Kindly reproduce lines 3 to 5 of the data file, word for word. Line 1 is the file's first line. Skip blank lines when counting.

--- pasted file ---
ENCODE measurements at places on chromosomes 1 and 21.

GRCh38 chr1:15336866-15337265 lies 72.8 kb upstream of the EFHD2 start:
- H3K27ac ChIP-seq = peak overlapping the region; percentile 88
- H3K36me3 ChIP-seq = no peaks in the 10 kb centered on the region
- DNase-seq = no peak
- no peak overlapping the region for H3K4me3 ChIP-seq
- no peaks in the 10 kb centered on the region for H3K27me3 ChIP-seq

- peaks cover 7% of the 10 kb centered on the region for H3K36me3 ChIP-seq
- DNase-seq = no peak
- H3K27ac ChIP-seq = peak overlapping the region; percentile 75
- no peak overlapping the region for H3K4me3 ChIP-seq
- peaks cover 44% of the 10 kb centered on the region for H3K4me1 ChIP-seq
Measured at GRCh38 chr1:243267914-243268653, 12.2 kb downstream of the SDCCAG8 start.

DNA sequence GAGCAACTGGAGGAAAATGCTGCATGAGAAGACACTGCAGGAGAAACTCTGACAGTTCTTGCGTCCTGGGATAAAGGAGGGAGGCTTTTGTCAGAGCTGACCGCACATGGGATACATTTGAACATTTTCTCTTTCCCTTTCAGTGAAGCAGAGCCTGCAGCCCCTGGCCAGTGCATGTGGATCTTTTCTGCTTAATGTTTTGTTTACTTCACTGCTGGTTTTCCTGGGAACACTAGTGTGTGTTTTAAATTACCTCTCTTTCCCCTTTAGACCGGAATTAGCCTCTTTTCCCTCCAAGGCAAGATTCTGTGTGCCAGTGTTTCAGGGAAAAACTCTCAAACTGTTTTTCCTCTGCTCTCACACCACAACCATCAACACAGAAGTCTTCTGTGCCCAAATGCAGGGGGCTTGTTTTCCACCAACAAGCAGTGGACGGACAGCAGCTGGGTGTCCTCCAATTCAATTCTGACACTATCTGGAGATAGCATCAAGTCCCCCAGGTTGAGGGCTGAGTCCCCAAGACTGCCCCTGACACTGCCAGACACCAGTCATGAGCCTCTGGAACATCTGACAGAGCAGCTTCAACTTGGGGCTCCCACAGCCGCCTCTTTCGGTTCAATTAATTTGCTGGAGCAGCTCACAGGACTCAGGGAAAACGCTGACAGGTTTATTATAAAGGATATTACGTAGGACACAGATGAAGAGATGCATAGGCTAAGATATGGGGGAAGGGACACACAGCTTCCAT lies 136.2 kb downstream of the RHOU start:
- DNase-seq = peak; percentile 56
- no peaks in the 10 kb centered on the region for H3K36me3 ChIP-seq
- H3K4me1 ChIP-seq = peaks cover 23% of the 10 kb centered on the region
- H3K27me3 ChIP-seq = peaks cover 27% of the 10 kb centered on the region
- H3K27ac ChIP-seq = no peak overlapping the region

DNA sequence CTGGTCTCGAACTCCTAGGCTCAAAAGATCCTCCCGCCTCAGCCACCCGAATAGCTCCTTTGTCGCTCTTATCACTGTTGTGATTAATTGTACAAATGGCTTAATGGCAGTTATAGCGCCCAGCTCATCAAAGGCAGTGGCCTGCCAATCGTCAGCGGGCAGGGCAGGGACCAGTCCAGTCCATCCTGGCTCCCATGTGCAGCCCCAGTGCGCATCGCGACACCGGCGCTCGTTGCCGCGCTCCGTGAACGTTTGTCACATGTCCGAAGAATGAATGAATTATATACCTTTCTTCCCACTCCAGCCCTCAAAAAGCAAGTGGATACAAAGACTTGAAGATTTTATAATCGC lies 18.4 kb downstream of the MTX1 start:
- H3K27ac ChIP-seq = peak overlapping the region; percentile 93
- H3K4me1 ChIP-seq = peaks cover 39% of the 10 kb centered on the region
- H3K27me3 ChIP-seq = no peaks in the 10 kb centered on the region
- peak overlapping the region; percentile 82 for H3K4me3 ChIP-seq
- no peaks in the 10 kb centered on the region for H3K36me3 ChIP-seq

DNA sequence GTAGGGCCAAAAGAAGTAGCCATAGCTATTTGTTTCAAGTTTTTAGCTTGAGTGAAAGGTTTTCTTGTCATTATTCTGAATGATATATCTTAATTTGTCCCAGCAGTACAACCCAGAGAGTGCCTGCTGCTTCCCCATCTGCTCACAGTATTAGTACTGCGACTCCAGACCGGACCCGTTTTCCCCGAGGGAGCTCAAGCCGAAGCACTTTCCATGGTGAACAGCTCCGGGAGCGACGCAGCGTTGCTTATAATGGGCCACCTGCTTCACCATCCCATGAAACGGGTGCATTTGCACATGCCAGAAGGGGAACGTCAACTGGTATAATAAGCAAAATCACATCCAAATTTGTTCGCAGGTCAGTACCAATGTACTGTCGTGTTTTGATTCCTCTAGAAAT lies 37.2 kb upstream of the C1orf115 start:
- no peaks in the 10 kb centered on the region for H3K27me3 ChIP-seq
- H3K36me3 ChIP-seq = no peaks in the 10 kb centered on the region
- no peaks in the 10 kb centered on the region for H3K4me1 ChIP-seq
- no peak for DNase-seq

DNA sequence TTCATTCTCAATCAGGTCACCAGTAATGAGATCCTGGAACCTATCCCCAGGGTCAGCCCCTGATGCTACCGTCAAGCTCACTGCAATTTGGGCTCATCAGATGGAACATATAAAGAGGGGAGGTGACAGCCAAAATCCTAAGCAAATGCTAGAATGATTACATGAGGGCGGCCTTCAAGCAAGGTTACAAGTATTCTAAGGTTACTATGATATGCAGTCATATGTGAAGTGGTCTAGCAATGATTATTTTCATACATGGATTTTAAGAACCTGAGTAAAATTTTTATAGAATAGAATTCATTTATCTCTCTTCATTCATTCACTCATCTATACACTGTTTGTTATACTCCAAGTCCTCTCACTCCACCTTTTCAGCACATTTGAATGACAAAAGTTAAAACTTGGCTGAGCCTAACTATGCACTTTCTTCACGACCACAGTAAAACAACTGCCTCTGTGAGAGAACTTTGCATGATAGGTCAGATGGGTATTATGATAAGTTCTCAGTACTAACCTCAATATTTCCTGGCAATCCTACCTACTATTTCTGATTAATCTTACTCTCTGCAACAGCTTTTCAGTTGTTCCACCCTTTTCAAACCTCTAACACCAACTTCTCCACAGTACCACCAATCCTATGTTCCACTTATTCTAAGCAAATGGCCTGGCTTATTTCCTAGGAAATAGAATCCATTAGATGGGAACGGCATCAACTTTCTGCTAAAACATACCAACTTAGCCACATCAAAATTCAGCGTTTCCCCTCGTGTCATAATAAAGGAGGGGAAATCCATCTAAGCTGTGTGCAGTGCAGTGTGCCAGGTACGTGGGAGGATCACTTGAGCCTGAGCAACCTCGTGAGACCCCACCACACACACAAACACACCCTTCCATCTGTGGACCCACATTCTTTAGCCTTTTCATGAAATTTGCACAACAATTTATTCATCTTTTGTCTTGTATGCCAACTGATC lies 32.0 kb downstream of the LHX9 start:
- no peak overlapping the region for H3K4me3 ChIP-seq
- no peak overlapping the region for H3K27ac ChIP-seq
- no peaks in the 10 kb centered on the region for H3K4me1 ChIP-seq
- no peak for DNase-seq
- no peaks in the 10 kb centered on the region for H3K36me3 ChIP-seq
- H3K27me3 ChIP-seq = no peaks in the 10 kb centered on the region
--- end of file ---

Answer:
- H3K27ac ChIP-seq = peak overlapping the region; percentile 88
- H3K36me3 ChIP-seq = no peaks in the 10 kb centered on the region
- DNase-seq = no peak